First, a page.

Afghan Voting Peaceful, but Fraud Alleged

Times Staff Writers

Three years after the fall of the Taliban, Afghans voted in massive numbers Saturday to elect their president for the first time. But the largely peaceful poll quickly fell under a cloud of uncertainty as 15 candidates alleged irregularities and fraud and said they would deem any result illegitimate.

The dispute stemmed from the supposedly indelible ink applied to voters’ thumbs to prevent them from casting ballots more than once. In many precincts, voters said, washable ink was used or indelible ink was applied improperly, allowing the marking to rub off and opening the door to repeated voting.

“It’s Afghanistan’s hanging chad,” said Maj. Gen. Eric Olson, the operations commander for U.S. and coalition forces in Afghanistan, who coordinated an extensive and apparently successful security operation to counter bomb plots and other attacks threatened by militants loyal to the Taliban.


The challenge to the election’s legitimacy jeopardized hopes for national unity after more than two decades of war and chaos. It also could be a setback for the United States, which has 18,000 troops in Afghanistan and has invested heavily in turning the country into a democracy since invading in fall 2001.

International officials, including U.N. special representative Jean Arnault and U.S. Ambassador Zalmay Khalilzad, sought to play down the controversy and emphasize the broad participation and near absence of violence.

Khalilzad said late Saturday that all candidates had a duty to respect the results, win or lose.

“The responsibility of all candidates is not to raise allegations of wrongdoing intended solely to paralyze the democratic process,” he said. “For Afghanistan to win, the losers in the election should not undermine the achievement of the Afghan people.”

Given the country’s primitive infrastructure -- some villages are accessible only by mountain footpaths -- and election workers’ lack of experience, ballot-counting was expected to take as long as three weeks. More than 10 million voters had registered, and enthusiastic crowds lined up at many polling stations.

But before the first ballot was cast, there was widespread expectation that the victor would be incumbent Hamid Karzai, who was chosen as interim prime minister in December 2001 by a small group of Afghans at talks in Germany, and named interim president by a national conference the following year.


Karzai, an ethnic Pushtun aristocrat who has enjoyed U.S. backing over the last three years, has been hoping the election will give him a popular mandate to rein in the warlords and drug lords who hold sway in much of the country outside the capital, Kabul.

At a news conference, he rejected complaints from the 15 challengers that the election had been tainted.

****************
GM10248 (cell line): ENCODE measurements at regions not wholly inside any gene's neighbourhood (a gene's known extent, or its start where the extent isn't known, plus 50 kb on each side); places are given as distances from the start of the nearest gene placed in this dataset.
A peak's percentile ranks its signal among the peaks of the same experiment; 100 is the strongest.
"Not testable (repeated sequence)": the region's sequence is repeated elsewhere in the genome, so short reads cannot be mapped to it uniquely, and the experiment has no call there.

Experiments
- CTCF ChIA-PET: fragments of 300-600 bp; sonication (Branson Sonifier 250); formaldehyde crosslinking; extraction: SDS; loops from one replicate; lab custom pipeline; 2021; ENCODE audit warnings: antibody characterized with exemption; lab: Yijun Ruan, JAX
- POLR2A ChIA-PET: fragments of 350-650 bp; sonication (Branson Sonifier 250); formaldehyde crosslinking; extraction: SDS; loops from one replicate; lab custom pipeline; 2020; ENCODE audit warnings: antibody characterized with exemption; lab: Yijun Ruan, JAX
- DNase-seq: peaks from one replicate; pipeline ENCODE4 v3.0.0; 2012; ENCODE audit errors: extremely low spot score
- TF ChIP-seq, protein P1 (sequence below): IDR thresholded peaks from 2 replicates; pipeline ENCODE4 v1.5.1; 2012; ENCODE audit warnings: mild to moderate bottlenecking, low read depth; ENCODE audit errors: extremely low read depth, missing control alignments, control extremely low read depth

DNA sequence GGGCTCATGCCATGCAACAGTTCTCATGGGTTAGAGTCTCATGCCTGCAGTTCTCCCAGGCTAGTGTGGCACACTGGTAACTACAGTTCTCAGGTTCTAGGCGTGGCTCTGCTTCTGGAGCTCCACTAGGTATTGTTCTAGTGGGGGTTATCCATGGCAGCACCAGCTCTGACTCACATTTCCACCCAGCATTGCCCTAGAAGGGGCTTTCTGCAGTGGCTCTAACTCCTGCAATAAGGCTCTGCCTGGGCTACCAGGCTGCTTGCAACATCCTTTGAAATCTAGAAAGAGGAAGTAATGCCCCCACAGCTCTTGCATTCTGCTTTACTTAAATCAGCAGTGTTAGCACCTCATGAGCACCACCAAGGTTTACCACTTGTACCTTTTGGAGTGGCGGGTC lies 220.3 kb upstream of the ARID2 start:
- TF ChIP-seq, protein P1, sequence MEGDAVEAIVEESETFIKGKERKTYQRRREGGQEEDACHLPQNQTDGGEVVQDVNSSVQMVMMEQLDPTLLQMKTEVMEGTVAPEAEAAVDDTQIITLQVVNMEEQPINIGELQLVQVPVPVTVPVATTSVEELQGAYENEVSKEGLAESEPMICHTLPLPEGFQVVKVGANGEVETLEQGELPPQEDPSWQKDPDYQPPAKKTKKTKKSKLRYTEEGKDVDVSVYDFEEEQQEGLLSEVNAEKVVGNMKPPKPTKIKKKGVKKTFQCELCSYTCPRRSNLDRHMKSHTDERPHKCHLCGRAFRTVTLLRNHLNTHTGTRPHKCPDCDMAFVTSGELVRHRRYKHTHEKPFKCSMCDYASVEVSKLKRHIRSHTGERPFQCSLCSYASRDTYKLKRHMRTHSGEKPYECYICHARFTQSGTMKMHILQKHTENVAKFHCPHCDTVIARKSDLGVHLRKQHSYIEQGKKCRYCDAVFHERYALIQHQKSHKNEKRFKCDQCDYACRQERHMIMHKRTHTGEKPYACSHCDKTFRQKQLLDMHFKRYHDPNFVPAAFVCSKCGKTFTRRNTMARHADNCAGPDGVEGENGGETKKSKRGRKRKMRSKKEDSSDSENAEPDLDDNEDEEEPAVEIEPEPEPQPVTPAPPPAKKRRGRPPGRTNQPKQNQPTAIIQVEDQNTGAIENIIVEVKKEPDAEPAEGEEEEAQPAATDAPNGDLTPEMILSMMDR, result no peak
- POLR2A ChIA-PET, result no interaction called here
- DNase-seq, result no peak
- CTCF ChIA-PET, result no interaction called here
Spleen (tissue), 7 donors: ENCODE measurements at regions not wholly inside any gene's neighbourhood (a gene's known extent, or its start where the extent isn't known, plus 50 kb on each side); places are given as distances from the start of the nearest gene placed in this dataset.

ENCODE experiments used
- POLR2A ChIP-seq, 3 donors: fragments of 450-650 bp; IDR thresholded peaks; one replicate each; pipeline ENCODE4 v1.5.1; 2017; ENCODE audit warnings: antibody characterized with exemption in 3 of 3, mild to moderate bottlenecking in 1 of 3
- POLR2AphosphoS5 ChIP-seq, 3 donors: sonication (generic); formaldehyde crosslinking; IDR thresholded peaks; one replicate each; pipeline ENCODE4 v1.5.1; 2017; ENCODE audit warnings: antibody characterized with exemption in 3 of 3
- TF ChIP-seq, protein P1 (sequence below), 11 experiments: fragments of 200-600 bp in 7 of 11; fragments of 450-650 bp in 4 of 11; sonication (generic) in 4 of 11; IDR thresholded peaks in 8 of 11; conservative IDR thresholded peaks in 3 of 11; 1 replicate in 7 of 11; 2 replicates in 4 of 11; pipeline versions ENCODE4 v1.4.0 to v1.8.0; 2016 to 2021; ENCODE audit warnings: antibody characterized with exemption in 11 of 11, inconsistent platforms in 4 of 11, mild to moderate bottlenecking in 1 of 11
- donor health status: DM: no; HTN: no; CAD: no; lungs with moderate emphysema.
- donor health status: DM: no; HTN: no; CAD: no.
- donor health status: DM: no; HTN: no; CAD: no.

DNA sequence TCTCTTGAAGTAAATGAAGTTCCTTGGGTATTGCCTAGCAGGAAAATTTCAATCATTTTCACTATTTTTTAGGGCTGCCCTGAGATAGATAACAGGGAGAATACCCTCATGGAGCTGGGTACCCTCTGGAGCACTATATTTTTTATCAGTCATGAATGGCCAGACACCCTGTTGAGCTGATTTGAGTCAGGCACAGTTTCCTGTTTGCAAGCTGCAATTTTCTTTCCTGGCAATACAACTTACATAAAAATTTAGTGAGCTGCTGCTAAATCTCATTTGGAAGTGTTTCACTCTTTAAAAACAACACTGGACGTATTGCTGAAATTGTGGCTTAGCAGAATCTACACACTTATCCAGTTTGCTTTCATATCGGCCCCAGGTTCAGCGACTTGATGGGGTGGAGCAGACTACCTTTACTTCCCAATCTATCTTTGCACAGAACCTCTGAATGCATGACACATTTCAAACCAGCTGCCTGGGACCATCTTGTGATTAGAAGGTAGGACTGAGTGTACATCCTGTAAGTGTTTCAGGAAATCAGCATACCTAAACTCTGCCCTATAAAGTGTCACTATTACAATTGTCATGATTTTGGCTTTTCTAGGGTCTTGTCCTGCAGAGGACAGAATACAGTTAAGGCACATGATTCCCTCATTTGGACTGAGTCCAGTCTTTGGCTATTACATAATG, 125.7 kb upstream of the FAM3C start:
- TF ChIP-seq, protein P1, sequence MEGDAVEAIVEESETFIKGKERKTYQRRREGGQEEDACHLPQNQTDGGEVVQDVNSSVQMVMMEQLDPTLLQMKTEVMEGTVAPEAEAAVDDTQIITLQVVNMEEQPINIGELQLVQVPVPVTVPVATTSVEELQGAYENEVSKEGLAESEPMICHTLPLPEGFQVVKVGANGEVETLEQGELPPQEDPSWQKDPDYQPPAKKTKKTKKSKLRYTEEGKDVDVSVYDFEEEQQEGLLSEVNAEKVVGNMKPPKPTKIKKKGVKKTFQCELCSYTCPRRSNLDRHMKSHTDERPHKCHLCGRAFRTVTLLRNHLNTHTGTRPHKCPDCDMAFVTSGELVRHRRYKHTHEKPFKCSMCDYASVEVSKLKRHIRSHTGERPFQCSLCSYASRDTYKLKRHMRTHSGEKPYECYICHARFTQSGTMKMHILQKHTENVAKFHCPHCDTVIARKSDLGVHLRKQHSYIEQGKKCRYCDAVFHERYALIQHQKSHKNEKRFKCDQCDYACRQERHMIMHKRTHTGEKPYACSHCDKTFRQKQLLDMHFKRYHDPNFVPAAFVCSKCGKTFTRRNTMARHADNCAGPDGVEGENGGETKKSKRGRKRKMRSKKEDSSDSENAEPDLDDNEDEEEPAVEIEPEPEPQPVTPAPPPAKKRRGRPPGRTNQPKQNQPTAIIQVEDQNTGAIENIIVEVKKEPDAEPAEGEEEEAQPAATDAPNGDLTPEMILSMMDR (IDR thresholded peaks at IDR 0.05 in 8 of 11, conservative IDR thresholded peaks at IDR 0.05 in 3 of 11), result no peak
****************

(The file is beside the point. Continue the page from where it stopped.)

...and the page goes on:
“The election was free and fair,” Karzai said. The millions of Afghans who voted should be enough to rebuff the complaints, he said, “because in the dust and snow and rain, they waited hours and hours to vote.”

The joint U.N.-Afghan election body overseeing the vote reject the calls to halt the balloting and declare the election void. But officials promised to thoroughly investigate the complaints.

“Given the complexities of this electoral process, there have inevitably been some technical problems,” the Joint Electoral Management Body conceded in a statement. Nevertheless, “the voters of Afghanistan have turned out in large numbers and ... the process overall has been safe and orderly.”

“Halting the voting at this point is unjustified and would deny

Determining how extensive the problems were could be difficult, given that only about 230 international observers were on hand at polls nationwide. Of the 16,000 Afghan observers monitoring the vote, 75% were partisan political operatives.


Declaring the $200-million election void would be a financial catastrophe and might call into question the fragile accord that has kept the country relatively stable for three years.

The 15 candidates who said they would reject the results included Karzai’s chief rival, former Education Minister Younis Qanooni, an ethnic Tajik and veteran mujahedin fighter who has sought support from his ethnic group and from veterans of the 1979-89 fight against Soviet occupation, the civil war of the early 1990s and the resistance to the Taliban in the late 1990s.

Candidate Abdul Sattar Sirat, a Pushtun professor of Islamic literature who hosted a gathering of Karzai’s opponents at his home Saturday, said, “Any government as a result of this election is not legitimate.”

Sirat failed to forge an anti-Karzai alliance in discussions among the candidates before the election. But the group quickly united and pounced Saturday on the complaints over the ink.

Amid widespread concern that many people had registered to vote several times and received multiple registration cards, use of the indelible ink was considered necessary to prevent repeat voting.